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Romney aide accused of using fake badges quits campaign

An aide to Mitt Romney resigned from the campaign yesterday, but he denied allegations that he used fake badges so he and other members of Romney's advance staff could gain access to closed areas and, in one instance, avoid paying a highway toll.

"I have resigned from the Mitt Romney for President campaign so that the media attention on me will not become a distraction to the campaign's efforts," Jay Garrity said in a statement released by his spokeswoman, Nancy Sterling.

"I am completely confident that I will be cleared of any wrongdoing, because the allegations being made against me are demonstrably false," the statement said.

Romney spokesman Eric Fehrnstrom confirmed that the campaign had accepted Garrity's resignation. He had been on leave for allegedly impersonating a law enforcement officer in two states.

The Boston Herald reported yesterday, quoting unnamed campaign sources, that Garrity manufactured the silver badges with a Massachusetts state seal while Romney was still governor. Under Massachusetts law, it is illegal to use a badge without authority, an offense punishable with a fine up to $50.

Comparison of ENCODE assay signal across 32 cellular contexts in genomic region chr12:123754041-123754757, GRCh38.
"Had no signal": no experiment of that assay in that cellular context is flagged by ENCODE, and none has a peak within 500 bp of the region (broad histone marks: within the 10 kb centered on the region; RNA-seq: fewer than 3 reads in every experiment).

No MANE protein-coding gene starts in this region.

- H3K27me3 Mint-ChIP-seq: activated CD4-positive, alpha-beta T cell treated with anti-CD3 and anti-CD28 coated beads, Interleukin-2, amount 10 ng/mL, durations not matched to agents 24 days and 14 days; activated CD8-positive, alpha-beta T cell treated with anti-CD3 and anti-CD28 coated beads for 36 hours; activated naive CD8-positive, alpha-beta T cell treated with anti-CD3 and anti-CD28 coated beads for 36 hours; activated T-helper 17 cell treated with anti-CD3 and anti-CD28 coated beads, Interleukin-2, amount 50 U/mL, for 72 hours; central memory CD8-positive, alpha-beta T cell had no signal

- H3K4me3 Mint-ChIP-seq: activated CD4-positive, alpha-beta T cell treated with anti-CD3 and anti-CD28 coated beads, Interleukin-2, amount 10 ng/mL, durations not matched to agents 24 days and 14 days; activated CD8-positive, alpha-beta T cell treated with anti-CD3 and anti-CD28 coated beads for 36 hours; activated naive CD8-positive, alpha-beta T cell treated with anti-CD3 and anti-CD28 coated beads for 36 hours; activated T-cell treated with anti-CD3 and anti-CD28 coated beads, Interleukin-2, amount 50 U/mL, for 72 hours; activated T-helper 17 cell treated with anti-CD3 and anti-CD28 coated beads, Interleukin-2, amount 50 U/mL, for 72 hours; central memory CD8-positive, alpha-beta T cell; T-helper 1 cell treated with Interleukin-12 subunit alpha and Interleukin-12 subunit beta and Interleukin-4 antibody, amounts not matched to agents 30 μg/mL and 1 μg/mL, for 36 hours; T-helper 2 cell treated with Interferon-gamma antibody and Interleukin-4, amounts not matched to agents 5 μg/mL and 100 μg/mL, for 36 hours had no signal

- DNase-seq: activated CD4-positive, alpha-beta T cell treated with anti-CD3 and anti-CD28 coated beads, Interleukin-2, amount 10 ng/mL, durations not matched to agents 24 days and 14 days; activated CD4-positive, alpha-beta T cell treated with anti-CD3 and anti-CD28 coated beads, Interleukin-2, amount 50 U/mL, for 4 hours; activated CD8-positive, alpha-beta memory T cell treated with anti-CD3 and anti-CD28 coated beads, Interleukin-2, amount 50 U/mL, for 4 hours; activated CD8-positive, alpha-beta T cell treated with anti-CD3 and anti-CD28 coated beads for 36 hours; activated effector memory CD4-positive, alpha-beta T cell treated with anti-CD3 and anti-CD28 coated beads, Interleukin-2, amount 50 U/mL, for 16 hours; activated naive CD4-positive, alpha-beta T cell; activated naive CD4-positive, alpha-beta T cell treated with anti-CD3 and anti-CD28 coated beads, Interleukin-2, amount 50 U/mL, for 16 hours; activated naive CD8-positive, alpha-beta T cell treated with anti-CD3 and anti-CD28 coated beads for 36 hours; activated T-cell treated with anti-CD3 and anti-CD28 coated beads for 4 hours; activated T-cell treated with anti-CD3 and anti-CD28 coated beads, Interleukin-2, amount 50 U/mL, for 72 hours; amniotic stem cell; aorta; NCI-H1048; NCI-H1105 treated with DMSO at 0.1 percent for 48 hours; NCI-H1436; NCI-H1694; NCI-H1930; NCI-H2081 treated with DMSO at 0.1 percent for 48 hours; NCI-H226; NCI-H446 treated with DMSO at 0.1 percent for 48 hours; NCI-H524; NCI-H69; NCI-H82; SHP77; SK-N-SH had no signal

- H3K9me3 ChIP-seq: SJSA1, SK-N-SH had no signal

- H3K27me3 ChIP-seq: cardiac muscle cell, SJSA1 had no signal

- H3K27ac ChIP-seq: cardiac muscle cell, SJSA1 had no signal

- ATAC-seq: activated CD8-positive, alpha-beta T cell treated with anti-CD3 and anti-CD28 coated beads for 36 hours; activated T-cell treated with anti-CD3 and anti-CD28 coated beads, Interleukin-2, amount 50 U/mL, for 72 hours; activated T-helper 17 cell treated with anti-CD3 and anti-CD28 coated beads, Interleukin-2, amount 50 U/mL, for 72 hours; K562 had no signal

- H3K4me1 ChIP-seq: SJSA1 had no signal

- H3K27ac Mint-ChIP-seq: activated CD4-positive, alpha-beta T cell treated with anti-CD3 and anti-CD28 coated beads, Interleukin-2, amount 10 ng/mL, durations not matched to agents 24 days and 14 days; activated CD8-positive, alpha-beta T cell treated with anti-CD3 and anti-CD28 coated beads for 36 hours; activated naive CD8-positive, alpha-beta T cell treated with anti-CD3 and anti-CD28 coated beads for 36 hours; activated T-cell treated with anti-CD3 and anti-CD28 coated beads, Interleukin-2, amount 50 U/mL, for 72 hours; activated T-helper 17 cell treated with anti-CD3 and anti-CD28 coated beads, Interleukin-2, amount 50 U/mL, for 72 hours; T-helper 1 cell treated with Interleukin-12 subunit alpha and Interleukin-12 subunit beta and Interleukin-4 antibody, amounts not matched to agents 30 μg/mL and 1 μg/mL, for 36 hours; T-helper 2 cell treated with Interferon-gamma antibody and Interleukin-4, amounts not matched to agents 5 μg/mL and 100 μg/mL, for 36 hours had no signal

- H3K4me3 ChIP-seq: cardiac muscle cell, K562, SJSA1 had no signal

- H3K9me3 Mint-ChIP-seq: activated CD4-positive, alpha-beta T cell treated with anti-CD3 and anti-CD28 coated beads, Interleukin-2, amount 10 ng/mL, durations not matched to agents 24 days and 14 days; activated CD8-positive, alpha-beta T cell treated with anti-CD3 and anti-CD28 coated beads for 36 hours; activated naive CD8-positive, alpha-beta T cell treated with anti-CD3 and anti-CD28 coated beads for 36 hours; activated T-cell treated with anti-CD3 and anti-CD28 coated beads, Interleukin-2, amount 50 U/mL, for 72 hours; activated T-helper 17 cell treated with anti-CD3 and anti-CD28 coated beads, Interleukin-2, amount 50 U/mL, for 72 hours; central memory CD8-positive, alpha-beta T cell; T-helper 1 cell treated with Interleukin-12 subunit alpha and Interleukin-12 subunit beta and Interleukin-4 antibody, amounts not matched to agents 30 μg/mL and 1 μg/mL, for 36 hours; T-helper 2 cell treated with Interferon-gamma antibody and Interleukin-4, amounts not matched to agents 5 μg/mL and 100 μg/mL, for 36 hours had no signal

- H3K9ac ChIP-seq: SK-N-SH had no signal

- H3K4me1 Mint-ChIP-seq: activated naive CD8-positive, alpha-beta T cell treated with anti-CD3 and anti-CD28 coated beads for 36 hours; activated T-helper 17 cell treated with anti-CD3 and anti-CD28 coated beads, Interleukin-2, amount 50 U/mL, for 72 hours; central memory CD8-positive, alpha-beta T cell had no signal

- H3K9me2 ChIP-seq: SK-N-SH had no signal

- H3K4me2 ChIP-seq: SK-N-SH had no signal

"No one on the Mitt Romney for President campaign is authorized to use a badge, nor has the campaign provided anyone with a badge," Fehrnstrom told the Associated Press.

Asked if staff members who remain with the campaign, Mark Glanville and Will Ritter, ever received a badge from Garrity, Fehrnstrom referred questions to Garrity's lawyer.

Sterling -- also a spokeswoman for Robert Popeo, the Boston attorney retained by Garrity -- said Garrity, Glanville, and Ritter did not have badges, but "a round metal disc with the seal of the governor's office."

She said Garrity never used the ID to avoid paying a toll. He most usually rode in an official state vehicle equipped with a free toll pass, she said.